The Unseen Fun of a Service Dog’s Life

This entry is part 8 of 25 in the series Service Dog Training
I'm not sure I've ever known a puppy who didn't like the chewing texture of wood.

I’m not sure I’ve ever known a puppy who didn’t like the chewing texture of wood. Our rule is, you can sample the pieces in the firewood holder, but not furniture. Seems to be a good deal so far.

Several people have asked me questions about service dogs, whether they’re always “on the job” or could have normal dog lives. A few were under the heartbreaking impression that because one isn’t supposed to pet service dogs while they’re working, that service dogs aren’t ever to be petted, even at home.

Definitely not the case! Service dogs, and service dogs-in-training, may have a distinct work ethic when they’re on the clock (which is often represented by a vest or harness, though not all service dogs wear special equipment), but when they’re off the clock they get a dog’s life like any other, including playtime and lots of affection. After all, who doesn’t do better work when it’s punctuated with plenty of breaks and relaxation?

So here are some moments from out of the vest.

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Big snowfall today, but Mindy fell asleep in the car on the way home. I knew she’d want to see the snow, though!

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Chilling while the human guests play Pathfinder.

Chilling while the human guests play Pathfinder.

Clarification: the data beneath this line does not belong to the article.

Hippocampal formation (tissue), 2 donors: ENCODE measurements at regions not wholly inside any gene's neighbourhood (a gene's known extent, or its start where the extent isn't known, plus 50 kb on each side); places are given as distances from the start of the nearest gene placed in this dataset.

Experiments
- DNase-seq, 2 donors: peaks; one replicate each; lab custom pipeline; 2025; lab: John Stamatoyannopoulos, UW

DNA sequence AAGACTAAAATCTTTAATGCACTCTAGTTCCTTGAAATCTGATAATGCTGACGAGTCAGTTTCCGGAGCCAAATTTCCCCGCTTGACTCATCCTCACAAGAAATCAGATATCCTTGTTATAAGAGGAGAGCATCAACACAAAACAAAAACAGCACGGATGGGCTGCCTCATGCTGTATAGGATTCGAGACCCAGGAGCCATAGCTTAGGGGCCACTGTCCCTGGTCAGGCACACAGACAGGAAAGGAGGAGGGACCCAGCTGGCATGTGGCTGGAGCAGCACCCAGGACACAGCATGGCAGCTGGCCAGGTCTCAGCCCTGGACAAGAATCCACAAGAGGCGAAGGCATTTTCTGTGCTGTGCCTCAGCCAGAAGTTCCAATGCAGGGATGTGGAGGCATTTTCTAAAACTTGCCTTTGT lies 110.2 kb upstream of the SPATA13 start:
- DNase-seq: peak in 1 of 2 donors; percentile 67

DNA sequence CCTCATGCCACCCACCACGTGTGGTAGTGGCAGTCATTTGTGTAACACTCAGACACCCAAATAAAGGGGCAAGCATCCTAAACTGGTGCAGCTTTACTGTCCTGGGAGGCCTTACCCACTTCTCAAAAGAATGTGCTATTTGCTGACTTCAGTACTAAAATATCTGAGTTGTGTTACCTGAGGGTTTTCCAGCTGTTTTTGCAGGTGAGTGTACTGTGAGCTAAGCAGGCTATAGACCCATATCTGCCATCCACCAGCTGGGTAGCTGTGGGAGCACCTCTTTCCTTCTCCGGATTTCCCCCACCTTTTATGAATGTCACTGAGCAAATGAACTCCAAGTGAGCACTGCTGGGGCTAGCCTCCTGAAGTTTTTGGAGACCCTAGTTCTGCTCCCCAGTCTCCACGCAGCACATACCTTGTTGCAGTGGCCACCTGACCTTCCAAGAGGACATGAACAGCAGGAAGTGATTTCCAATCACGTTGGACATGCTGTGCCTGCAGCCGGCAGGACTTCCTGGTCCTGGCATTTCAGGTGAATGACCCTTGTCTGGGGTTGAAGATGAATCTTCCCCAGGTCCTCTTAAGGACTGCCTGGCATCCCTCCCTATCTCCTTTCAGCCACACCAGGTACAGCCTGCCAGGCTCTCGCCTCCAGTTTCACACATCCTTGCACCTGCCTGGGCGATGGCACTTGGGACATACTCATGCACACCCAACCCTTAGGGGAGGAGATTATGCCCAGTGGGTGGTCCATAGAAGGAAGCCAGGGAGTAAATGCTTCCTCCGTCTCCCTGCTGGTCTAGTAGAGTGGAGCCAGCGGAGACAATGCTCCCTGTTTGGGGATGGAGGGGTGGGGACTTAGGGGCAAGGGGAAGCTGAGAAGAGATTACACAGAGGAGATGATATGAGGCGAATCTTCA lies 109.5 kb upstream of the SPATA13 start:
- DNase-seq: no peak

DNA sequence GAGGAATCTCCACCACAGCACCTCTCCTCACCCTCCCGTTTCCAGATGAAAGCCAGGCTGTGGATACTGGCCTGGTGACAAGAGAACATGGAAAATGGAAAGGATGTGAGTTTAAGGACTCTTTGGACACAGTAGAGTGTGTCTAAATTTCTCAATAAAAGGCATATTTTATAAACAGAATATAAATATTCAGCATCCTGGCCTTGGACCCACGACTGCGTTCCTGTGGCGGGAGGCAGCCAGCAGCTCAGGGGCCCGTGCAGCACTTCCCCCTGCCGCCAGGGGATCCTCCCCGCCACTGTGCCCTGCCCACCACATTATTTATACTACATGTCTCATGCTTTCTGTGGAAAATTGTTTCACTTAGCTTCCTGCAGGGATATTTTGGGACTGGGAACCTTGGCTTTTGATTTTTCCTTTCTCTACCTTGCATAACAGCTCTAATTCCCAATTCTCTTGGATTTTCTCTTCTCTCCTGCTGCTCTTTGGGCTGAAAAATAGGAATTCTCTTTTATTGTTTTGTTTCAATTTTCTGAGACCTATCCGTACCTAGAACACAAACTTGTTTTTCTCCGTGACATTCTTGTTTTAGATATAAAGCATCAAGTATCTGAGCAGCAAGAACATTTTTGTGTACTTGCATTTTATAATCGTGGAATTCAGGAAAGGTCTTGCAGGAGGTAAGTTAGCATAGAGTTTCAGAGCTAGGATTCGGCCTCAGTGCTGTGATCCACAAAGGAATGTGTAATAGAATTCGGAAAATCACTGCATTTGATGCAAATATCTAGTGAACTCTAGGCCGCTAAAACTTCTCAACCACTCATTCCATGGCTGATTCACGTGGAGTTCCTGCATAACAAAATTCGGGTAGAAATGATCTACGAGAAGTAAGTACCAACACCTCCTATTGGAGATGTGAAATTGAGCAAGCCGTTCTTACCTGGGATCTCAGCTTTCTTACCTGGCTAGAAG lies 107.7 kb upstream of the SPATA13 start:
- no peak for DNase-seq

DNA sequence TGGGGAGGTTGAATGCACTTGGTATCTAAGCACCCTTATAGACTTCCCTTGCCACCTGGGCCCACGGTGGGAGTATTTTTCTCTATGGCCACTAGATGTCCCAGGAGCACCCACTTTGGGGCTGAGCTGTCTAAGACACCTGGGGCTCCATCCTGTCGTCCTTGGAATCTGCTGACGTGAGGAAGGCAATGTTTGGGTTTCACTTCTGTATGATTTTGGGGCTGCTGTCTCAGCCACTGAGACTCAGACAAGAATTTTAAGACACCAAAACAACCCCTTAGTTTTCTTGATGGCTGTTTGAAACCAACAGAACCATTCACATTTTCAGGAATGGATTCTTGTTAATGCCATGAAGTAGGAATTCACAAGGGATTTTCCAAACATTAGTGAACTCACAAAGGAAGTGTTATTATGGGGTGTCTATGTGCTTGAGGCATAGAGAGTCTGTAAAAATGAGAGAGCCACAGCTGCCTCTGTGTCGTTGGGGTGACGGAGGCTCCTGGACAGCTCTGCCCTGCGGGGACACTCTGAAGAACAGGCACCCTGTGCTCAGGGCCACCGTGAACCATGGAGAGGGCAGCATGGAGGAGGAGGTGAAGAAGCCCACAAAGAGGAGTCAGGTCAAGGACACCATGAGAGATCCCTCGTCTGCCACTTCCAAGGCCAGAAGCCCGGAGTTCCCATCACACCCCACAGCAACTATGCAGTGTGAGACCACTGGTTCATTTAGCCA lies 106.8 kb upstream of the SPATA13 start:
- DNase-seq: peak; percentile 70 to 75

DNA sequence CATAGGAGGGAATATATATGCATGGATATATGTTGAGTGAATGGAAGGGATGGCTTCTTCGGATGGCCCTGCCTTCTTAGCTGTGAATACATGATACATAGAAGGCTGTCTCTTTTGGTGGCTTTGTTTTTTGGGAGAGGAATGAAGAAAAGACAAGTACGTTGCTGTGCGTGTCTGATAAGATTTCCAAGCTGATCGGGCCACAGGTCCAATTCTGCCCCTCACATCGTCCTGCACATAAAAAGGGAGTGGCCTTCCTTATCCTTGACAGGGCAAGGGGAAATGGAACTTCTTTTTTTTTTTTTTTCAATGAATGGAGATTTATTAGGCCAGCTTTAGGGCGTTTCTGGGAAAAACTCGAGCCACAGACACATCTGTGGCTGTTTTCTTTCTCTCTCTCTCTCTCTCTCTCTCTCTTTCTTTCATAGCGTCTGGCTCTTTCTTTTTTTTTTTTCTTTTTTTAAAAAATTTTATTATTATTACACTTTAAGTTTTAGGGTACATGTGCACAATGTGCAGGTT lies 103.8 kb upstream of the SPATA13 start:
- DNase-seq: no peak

About Laura VanArendonk Baugh CPDT-KA KPACTP

Laura was born at a very young age and started playing with animals immediately after. She never grew out of it, and it looks to be incurable. She is the author of the bestselling FIRED UP, FRANTIC, AND FREAKED OUT. She owns Canines In Action, Inc. in Indianapolis, speaks at workshops and seminars, and is also a Karen Pryor Academy faculty member.

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One Comment

  1. Great post! I’ve been asked these kinds of questions sometimes, too. I totally respect everyone’s decision whether or not to allow people to pet their service dog, but I choose to allow petting of my Aria, in part because it helps people to get to know her and see that she has a great life. It helps me with social interactions as well. I also dress her in vests and collars that are fun, she has different colors and patterns depending on the occasion and season. Nowadays with social media, it’s easy for us to share pictures and videos of our dogs having a great time off duty!
    Karin recently posted…Guide to Traveling with a Service DogMy Profile

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